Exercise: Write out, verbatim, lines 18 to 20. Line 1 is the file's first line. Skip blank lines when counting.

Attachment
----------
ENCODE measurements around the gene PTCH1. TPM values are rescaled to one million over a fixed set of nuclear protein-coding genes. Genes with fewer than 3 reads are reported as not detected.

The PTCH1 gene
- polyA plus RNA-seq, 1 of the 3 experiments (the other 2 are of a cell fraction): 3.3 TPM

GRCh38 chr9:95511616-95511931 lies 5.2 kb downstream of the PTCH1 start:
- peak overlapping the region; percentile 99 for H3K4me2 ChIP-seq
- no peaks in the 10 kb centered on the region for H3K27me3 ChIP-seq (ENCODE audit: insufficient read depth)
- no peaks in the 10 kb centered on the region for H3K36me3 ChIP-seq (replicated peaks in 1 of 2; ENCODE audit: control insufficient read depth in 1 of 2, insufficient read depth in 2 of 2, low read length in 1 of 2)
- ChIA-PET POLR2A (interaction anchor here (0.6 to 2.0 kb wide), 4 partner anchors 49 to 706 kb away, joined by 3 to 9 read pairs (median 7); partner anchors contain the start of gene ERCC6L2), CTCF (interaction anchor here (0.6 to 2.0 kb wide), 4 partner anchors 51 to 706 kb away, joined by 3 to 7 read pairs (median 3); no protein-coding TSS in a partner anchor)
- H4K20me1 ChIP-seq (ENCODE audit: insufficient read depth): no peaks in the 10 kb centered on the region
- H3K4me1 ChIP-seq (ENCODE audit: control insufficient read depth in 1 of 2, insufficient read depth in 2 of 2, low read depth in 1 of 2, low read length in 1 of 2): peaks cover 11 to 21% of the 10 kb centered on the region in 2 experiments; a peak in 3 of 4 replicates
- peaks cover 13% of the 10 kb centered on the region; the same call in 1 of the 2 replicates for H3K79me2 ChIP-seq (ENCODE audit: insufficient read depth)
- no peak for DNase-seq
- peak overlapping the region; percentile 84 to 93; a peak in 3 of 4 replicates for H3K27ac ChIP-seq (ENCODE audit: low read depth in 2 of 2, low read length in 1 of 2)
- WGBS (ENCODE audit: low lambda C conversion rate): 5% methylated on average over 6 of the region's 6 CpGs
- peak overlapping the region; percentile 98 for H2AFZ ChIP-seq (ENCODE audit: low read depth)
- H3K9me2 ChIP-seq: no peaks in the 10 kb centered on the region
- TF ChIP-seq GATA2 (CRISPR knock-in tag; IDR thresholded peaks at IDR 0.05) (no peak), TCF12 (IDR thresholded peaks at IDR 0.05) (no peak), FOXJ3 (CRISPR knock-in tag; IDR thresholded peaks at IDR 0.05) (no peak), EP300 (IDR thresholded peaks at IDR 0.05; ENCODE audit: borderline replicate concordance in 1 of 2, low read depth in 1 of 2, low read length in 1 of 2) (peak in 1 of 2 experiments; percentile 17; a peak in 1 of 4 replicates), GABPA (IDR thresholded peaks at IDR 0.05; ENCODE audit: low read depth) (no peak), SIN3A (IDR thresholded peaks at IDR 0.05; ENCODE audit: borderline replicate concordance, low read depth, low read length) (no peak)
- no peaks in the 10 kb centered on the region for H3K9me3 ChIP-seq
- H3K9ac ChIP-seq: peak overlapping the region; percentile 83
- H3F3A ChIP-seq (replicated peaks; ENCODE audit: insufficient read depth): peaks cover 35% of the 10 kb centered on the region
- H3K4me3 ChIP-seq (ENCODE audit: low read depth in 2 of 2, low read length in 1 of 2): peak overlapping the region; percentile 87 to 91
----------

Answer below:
- no peaks in the 10 kb centered on the region for H3K9me3 ChIP-seq
- H3K9ac ChIP-seq: peak overlapping the region; percentile 83
- H3F3A ChIP-seq (replicated peaks; ENCODE audit: insufficient read depth): peaks cover 35% of the 10 kb centered on the region